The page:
- Bill limits automated license plate readers
- Private uni’s subject to FOIA says House
- Guest Commentary: Earth Day or April Fools Day?
- State Roundup: Concerns raised about proposed change in DUI pot standard
- Bill would decrease pot penalties; small amounts would draw only ticket, fine
- Senate votes to restore human service cuts; bill moves to House for consideration
- Bill to restrict red light cameras passes House
- State Roundup: Budget fix in current FY not yet done
- State Roundup: GOMB Director won’t support borrowing
- Economists: pros, cons to raising the state fuel tax
The Carbon Solution
Editor’s note: The following letter is in response to the July 30-Aug. 5 “Meet John Doe” column “Climate change is not global warming, and neither are hoaxes, part two,” by Paul Gorski.
The July 30 editorial, “Climate change is not global warming, part two,” says that reducing carbon emissions would not have to cost money and could create new jobs. That’s true.
A recent REMI economic report says a revenue-neutral carbon fee can create 2.8 million new net jobs and add $75-$80 billion annually to GDP by 2025.
A carbon pollution fee paid by fossil fuels and return, 100 percent, to every American in a monthly rebate check would let the market, not government, create the transition to a clean-energy economy. Increase the fee annually, and people would use their carbon rebate money to buy cheaper clean energy. Most people, especially lower-income and middle-class Americans, would come out ahead, or at least break even, with the monthly rebate. The Citizens Climate Lobby website has more details.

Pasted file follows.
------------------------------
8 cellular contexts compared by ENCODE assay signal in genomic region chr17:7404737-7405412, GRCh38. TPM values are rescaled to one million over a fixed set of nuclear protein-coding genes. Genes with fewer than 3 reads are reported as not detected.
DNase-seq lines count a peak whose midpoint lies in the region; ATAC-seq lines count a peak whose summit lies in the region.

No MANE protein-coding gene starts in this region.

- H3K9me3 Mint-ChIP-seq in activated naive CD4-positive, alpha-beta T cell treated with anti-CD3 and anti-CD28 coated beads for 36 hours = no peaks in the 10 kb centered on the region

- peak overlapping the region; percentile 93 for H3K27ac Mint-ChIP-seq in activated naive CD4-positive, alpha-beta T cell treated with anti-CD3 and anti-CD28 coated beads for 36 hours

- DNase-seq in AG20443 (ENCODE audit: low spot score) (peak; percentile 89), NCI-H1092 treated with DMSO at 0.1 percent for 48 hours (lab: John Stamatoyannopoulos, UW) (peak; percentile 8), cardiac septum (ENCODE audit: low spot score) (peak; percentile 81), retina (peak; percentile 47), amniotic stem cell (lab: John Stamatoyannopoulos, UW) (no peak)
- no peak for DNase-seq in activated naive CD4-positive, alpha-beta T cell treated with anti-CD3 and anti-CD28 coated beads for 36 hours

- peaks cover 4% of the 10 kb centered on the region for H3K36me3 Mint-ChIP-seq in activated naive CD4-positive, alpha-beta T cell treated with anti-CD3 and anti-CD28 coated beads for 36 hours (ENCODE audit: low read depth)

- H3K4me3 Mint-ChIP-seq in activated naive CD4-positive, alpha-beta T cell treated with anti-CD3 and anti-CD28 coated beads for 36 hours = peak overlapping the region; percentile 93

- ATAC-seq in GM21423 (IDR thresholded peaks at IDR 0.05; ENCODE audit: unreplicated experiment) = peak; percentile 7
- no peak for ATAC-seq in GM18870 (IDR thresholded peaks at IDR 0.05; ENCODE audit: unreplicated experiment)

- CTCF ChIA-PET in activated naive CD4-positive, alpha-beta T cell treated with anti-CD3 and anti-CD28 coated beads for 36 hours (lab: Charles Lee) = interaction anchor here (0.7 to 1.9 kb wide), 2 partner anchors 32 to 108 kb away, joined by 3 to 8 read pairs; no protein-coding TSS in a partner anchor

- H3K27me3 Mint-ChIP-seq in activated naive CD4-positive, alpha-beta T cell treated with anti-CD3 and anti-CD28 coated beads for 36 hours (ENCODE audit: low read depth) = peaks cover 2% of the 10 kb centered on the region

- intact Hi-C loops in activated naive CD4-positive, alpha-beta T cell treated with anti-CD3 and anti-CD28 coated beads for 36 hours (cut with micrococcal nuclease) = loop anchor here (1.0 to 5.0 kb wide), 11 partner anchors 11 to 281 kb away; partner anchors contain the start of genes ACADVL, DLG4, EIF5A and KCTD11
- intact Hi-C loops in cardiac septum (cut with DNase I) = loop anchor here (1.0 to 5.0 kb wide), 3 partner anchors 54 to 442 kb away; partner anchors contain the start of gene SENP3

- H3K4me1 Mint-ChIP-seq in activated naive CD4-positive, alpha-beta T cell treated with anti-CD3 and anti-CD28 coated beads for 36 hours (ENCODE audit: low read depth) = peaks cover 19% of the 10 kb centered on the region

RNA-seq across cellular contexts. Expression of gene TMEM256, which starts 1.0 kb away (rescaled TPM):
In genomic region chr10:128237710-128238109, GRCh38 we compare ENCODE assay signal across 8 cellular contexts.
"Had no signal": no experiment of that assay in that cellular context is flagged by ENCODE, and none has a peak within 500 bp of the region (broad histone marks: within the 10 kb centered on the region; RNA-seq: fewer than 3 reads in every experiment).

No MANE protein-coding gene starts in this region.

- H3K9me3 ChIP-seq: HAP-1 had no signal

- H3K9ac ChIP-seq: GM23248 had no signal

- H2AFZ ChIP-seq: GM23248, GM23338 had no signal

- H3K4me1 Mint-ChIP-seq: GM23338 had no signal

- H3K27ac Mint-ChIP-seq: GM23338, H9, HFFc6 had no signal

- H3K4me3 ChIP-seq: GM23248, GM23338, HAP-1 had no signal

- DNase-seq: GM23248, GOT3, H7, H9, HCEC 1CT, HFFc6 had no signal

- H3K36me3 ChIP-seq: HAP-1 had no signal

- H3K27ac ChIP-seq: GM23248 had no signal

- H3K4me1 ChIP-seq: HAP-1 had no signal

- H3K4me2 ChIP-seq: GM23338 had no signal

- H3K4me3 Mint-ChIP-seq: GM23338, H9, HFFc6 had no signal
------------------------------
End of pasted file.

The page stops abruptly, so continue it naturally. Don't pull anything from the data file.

In British Columbia, this plan has dramatically reduced carbon dioxide emissions, and their economy has thrived. Most economists across the political spectrum, including eight Nobel winners, support it.
The same carbon pollution fee on imports from countries like China would force them to cut their emissions to compete economically. This fee would also be rebated monthly, in its entirety, to all Americans, making U.S. products more affordable.
Most importantly, we’d avoid the ruinous future costs of climate disaster projected in the Risky Business report.
This is a solution to climate change that will improve our economy, if we act quickly enough.
From tlhe Aug. 20-26, 2014, issue